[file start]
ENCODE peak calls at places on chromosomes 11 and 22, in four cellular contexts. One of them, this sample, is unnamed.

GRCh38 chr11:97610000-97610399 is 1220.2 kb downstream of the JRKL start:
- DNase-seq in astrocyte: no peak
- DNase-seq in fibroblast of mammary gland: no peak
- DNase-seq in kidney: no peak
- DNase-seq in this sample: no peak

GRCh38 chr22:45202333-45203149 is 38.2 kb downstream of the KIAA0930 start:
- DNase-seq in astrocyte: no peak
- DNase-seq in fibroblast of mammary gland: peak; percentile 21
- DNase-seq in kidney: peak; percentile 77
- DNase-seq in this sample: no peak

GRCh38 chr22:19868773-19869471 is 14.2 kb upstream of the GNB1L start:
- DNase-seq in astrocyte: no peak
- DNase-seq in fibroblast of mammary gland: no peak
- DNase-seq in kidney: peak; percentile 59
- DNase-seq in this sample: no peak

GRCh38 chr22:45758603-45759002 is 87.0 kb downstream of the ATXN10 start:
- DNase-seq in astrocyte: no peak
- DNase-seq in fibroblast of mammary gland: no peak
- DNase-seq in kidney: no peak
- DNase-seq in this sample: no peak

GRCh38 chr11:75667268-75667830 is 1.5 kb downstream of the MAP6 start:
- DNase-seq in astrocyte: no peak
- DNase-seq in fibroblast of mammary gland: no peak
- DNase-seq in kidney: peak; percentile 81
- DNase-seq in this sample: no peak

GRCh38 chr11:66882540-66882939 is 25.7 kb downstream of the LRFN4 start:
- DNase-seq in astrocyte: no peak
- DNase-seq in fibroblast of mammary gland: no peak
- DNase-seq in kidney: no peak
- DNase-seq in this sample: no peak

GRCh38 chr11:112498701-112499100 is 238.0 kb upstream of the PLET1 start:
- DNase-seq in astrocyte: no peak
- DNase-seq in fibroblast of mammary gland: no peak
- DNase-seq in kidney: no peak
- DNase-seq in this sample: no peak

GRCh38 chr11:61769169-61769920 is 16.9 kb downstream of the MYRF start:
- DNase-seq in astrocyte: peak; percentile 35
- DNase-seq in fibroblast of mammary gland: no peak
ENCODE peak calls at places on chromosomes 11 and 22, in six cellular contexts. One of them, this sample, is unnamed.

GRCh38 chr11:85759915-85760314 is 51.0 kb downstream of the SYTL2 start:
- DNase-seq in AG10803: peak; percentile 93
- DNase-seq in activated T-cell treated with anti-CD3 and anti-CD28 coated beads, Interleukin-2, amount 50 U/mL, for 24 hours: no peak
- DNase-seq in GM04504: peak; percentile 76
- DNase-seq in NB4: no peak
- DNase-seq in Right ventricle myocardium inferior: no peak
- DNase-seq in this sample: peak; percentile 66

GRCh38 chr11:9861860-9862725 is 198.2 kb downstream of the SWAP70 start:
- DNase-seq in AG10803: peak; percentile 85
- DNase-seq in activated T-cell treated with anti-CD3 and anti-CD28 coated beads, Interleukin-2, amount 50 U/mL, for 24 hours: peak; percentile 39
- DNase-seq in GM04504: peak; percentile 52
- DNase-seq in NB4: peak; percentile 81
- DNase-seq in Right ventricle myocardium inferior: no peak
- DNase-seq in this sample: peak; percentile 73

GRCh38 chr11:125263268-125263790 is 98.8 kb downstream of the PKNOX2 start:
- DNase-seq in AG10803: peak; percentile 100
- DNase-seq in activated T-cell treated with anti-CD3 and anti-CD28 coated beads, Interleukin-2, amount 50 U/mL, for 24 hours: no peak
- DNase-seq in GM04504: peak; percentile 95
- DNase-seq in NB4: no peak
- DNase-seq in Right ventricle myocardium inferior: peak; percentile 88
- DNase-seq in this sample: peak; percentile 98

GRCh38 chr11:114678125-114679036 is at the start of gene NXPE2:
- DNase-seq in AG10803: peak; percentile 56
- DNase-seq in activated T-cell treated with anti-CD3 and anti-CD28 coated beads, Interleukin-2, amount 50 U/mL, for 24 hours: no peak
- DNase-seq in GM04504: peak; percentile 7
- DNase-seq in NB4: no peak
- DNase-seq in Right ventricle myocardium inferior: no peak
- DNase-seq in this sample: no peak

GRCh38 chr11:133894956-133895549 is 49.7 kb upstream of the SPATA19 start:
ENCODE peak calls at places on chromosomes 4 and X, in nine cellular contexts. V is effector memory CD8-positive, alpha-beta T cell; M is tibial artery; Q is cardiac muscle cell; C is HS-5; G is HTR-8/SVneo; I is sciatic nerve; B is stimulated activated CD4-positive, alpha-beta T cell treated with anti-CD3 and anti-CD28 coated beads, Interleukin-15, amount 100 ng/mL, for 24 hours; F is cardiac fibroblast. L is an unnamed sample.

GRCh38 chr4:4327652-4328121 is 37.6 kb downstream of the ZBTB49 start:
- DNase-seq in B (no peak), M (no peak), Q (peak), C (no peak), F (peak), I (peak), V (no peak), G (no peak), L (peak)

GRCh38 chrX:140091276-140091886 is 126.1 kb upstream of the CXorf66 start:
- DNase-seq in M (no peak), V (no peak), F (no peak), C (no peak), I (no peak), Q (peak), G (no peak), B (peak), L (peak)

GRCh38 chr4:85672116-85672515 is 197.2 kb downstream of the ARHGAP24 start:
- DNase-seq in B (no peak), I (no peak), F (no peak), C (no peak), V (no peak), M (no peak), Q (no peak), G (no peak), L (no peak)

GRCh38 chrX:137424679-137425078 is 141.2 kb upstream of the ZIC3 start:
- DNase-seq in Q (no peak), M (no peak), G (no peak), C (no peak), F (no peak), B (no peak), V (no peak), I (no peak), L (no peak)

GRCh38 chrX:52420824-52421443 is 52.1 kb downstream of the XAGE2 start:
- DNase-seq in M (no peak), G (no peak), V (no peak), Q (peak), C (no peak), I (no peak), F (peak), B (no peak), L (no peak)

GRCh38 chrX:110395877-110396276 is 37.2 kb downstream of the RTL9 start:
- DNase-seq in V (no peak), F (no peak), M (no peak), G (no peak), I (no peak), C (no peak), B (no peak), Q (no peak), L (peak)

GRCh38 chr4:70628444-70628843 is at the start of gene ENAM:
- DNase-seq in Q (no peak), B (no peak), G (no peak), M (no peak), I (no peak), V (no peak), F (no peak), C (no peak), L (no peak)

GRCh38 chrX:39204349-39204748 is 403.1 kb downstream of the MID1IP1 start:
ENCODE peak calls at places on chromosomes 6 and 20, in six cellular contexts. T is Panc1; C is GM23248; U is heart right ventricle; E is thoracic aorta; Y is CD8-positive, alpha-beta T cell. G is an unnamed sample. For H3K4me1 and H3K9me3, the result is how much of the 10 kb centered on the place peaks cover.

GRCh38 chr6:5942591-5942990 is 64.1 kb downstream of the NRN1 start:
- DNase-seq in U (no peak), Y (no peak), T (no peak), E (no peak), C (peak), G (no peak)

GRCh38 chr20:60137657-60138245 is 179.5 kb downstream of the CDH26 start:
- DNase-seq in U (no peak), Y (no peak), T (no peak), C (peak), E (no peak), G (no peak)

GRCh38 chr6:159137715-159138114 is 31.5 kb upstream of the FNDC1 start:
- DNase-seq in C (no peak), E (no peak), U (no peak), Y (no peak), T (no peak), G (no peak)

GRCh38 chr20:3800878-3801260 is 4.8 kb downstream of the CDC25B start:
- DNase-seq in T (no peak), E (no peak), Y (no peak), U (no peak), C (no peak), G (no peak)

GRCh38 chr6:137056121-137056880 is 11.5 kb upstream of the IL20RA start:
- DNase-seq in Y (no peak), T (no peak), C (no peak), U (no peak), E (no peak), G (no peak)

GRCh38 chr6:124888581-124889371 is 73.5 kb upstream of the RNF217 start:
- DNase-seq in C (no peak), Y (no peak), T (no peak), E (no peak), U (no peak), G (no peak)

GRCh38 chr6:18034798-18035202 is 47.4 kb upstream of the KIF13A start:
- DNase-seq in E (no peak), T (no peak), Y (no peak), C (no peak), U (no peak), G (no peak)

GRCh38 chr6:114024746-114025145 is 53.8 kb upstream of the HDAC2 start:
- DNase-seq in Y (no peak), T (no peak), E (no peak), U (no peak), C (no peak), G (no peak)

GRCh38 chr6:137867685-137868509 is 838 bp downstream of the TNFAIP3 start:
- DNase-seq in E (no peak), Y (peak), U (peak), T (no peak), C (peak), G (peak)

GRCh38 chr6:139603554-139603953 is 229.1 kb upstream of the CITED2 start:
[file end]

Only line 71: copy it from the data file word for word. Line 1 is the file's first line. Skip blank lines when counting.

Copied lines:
GRCh38 chr4:4327652-4328121 is 37.6 kb downstream of the ZBTB49 start: